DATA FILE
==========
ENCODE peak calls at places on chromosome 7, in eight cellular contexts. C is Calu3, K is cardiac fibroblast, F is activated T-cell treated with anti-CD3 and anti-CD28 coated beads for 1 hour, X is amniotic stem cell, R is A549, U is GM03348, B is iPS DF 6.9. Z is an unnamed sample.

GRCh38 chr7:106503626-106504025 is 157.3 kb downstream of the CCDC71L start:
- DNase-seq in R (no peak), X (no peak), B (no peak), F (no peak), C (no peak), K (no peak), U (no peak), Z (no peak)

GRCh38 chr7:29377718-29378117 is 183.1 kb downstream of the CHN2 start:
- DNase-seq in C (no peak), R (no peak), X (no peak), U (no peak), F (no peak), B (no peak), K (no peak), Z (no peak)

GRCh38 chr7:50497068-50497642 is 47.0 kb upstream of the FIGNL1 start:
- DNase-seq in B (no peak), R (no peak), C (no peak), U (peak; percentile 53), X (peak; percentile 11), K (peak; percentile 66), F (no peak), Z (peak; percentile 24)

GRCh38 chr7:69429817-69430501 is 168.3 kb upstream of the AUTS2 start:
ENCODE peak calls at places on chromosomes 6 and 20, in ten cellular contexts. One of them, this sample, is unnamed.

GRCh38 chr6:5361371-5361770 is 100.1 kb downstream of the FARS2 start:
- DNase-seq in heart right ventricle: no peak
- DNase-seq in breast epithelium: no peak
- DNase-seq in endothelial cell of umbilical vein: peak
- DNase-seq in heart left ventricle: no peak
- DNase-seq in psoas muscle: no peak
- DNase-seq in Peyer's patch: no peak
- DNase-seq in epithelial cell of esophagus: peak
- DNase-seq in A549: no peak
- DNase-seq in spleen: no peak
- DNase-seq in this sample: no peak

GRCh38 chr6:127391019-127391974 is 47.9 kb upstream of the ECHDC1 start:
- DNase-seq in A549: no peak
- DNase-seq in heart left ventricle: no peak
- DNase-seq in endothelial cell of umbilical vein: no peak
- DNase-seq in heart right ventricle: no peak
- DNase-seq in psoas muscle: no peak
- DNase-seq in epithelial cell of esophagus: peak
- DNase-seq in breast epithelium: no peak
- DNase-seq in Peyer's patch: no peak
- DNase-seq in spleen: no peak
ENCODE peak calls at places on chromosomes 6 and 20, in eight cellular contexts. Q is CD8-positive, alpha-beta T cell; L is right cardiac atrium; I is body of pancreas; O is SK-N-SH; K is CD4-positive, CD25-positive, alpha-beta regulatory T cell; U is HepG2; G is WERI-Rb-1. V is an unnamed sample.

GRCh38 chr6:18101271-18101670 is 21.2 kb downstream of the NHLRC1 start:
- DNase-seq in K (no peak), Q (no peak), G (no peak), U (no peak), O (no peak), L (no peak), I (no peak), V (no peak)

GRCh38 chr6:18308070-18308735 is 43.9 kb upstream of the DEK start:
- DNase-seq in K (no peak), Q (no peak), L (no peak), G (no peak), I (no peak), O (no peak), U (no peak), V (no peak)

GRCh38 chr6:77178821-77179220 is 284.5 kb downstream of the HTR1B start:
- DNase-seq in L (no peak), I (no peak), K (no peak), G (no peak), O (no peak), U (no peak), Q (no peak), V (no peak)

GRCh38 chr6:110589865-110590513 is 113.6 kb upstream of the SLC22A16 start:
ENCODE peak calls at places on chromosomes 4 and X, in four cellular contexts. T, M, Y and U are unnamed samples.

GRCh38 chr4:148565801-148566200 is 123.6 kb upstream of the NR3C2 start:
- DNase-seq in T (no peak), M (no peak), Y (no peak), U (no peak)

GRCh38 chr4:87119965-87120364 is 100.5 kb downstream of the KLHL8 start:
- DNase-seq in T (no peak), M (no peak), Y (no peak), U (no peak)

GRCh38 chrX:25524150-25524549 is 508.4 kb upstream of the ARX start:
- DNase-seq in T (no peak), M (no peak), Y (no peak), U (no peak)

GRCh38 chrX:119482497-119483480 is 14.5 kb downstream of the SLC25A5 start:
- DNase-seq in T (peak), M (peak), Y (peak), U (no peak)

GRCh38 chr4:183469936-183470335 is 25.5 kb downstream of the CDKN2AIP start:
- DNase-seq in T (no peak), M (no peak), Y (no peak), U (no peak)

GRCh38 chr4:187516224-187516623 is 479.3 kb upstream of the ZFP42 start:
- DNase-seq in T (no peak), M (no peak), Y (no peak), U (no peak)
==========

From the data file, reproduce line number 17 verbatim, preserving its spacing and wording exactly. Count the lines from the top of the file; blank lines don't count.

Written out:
- DNase-seq in epithelial cell of esophagus: peak